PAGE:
Ex-military policemen charged after their informant apparently commits suicide

In highly unusual case, officers accused of failing to inform their commanders that their source, a Givati Brigade soldier, was showing significant signs of mental distress

Judah Ari Gross is The Times of Israel's religions and Diaspora affairs correspondent.

Illustrative: One of five Netzah Yehuda soldiers convicted of beating two Palestinian detainees arrives for a court hearing at the Jaffa Military Court, on January 10, 2019. (Flash90)
Illustrative. An IDF soldier walks into a military courtroom. (Flash90)

Two former Military Police officers were indicted Thursday in connection with the apparent suicide of one of their informants, a Givati Infantry Brigade soldier, whose mental distress they had failed to properly report, the army said.

In the highly unusual indictment, the recently released Military Police officers, who served as intelligence-gatherers for the unit, were charged with making false statements, failing to follow orders and conduct unbecoming of a soldier.

“The two did not report the mental distress that they had noticed in the soldier they were trying to recruit as a source for the Military Police’s investigatory unit,” the Israel Defense Forces said in a statement.

The names of the accused ex-Military Police officers have not been released. In the public charge sheet, they are identified only by their rank and the first Hebew letter of their name: Staff Sgt. “Aleph” and Staff Sgt. “Pey.”

According to the indictment, the two met with the soldier on January 9 in order to convince him to become an information for them. During this meeting, the serviceman, whose name has not been released, agreed to assist in their investigation. However, an hour and a half later, he called Pey and told him that “he no longer wanted to cooperated as an information for the Military Police,” according to the charge sheet.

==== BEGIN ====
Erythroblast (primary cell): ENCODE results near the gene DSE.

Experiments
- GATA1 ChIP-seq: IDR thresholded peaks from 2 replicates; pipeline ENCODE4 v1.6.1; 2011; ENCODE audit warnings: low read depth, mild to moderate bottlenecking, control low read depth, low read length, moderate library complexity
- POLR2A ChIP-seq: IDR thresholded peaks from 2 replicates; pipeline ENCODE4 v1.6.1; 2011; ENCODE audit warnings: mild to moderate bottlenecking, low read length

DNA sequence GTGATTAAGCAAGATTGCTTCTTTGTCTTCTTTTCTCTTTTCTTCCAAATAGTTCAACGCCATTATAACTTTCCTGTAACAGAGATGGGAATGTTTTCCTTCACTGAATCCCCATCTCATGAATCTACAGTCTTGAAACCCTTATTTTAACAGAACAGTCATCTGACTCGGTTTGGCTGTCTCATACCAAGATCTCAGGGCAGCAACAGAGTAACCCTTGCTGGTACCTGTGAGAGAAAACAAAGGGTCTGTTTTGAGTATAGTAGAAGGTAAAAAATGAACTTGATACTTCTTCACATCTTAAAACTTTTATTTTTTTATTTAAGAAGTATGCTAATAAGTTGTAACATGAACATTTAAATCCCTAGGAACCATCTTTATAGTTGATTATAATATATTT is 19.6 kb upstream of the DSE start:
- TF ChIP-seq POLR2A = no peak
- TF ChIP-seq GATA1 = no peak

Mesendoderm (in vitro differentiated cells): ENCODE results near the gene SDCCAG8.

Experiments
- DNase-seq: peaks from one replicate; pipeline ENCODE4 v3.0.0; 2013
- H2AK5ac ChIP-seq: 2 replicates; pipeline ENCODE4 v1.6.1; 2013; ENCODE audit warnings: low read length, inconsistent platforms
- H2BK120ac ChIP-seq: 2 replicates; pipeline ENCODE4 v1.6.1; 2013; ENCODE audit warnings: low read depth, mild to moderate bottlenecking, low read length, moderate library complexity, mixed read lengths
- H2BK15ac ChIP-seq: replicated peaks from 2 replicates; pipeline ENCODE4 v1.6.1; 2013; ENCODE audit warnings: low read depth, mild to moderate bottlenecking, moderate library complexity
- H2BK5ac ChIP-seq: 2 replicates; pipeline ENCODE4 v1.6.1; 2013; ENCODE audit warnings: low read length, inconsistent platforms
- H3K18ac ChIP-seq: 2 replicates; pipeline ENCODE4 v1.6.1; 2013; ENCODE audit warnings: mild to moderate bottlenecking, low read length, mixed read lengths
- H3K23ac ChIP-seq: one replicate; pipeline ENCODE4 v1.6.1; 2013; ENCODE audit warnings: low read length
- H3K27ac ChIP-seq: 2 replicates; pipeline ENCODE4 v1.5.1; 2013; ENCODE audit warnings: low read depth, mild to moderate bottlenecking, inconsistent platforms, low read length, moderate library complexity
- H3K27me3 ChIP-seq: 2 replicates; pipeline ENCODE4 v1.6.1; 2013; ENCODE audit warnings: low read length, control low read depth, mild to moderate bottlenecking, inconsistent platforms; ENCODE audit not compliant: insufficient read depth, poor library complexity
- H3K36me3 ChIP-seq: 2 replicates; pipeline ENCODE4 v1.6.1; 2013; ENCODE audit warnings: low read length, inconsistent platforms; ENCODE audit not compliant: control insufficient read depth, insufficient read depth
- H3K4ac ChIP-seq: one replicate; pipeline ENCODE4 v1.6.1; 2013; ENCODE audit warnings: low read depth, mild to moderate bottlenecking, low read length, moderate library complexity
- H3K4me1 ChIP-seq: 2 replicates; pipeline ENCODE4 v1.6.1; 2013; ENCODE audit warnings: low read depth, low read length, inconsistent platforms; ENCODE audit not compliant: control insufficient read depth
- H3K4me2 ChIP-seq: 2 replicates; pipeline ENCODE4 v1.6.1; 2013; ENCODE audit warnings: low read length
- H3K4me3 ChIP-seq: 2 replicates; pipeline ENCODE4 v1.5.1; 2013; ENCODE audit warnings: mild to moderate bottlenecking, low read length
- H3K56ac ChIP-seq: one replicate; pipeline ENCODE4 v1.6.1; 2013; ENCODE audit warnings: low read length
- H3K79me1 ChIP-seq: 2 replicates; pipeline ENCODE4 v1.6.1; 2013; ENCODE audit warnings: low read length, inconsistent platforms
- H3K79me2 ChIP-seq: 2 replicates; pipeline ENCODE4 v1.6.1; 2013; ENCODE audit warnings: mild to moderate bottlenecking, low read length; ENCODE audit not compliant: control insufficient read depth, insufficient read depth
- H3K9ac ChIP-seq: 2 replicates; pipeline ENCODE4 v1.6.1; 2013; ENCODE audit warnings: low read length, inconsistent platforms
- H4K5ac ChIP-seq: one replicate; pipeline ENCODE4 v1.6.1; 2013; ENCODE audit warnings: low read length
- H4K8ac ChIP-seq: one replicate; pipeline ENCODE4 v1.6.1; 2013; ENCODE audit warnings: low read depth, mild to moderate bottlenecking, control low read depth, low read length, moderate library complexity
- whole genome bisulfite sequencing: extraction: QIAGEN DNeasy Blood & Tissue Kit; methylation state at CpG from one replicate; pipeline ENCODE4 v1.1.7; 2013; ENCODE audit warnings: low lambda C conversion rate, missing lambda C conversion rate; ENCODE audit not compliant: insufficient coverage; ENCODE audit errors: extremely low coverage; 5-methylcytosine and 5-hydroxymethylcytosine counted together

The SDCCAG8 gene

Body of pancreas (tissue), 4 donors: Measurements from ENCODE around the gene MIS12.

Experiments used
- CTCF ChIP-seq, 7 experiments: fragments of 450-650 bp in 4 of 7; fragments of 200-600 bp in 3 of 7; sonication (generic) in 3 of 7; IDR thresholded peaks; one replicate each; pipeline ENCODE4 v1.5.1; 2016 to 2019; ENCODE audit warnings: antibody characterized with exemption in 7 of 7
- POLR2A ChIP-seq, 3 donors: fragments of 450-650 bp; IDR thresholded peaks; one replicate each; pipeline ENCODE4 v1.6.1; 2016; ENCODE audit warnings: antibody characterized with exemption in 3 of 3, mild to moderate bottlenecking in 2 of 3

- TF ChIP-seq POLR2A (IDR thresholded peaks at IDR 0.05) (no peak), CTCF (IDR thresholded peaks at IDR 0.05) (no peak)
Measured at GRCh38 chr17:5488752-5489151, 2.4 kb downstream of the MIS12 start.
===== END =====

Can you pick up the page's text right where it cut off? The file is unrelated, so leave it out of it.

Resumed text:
During this phone conversation, the soldier made it clear that he intended to hurt himself, the prosecutors said.

“[Pey] wrote to Staff Sgt. Aleph regarding the deceased and said that he did not believe the deceased would be an informant and that he was considering suicide. Staff Sgt. Aleph responded derisively to these comments, and the two continued in a routine conversation,” according to the indictment.

The two did not report the concerns that the soldier might harm himself, which is in direct violation of Israeli military code.

Two days after the meeting, the serviceman was reported missing from his base and armed with his gun.

“[Aleph and Pey] spoke throughout the night and expressed great concern at the possibility that the deceased would end his life. But despite this, even at this point they did not report their understandings of the deceased’s mental status,” according to the charge sheet.

The serviceman was found later that day shot dead outside of his base. A full investigation into the soldier’s death has yet to be completed in order to officially designate a cause of death, but initial findings reportedly indicate that he shot himself.

The soldier was reportedly recruited by the two Military Police officers to provide information about drug use in his unit.

The two former Military Police officers were charged Thursday in a military court in the IDF’s Tel Aviv headquarters, known as the Kirya.

“The family of the deceased was informed of the decision,” the army said.

The army said that in addition to the charges against the two former Military Police officers, a number of other steps were being considered in order to prevent similar cases in the future.

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